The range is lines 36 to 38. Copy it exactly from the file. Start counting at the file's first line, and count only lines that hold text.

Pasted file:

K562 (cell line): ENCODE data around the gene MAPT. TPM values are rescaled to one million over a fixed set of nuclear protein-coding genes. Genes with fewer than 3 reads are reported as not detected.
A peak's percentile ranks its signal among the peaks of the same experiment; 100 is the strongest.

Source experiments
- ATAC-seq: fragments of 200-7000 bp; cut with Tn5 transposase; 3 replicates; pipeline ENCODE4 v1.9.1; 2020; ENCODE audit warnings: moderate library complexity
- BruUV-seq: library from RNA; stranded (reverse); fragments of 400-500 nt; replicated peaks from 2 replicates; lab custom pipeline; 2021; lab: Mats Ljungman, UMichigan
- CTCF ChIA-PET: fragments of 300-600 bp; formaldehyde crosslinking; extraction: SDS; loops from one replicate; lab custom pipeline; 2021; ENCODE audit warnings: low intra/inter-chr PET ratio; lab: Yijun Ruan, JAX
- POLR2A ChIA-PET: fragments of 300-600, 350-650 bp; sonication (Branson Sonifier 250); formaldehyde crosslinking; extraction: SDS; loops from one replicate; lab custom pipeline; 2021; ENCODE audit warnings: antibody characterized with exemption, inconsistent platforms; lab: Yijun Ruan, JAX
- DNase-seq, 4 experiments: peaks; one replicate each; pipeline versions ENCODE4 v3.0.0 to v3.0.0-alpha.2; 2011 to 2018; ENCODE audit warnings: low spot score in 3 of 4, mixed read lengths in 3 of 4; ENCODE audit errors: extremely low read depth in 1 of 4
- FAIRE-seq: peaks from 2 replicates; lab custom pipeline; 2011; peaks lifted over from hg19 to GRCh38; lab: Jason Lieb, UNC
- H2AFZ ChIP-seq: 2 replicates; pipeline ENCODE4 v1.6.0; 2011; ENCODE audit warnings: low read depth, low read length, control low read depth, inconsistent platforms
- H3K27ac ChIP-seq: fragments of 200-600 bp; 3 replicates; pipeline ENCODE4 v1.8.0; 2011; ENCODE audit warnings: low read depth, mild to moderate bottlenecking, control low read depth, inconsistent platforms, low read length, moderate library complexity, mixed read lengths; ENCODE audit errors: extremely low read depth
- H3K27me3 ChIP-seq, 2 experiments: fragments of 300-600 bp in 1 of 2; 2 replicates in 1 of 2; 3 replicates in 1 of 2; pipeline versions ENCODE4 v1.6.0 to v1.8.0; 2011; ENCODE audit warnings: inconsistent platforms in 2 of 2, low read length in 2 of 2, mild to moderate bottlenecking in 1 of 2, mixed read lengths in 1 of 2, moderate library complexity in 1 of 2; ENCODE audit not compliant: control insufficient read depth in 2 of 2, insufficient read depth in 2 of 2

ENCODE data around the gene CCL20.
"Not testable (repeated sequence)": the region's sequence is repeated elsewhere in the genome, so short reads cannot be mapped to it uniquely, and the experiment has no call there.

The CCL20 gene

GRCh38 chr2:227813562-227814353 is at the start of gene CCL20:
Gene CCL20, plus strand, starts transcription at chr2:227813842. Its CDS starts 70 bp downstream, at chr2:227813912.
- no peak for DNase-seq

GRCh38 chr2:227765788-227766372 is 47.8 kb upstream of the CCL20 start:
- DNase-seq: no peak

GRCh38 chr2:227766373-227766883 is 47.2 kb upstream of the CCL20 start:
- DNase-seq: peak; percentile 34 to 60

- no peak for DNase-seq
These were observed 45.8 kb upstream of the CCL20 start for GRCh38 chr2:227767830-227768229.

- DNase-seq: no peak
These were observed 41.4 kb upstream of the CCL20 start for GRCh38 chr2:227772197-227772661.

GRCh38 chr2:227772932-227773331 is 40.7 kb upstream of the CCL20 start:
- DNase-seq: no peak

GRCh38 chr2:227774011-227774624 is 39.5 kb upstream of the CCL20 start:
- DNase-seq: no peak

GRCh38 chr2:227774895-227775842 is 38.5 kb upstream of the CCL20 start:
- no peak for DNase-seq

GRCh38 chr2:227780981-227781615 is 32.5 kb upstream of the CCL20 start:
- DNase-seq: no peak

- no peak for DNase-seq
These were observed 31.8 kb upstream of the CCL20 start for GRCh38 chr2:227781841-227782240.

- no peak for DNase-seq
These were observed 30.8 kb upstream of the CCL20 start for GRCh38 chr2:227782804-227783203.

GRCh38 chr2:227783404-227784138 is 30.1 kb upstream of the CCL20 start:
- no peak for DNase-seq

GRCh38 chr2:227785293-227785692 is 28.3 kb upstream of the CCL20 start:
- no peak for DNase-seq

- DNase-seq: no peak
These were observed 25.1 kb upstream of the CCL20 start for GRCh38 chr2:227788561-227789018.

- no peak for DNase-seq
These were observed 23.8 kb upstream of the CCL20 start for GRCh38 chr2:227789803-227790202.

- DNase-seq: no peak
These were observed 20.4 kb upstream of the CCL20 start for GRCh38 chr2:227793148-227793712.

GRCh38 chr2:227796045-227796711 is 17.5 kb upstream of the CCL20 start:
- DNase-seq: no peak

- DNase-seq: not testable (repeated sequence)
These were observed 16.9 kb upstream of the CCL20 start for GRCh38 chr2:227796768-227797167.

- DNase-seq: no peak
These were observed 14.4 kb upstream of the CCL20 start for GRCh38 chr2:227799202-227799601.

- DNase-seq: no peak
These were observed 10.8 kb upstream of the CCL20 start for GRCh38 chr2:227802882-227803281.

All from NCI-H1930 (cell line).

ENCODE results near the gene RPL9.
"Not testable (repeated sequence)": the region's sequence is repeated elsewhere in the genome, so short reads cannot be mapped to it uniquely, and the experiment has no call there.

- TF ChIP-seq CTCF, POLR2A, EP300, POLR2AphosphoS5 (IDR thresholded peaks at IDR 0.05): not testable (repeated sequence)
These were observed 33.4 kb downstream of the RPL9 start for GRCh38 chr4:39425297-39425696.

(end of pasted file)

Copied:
These were observed 31.8 kb upstream of the CCL20 start for GRCh38 chr2:227781841-227782240.

- no peak for DNase-seq
These were observed 30.8 kb upstream of the CCL20 start for GRCh38 chr2:227782804-227783203.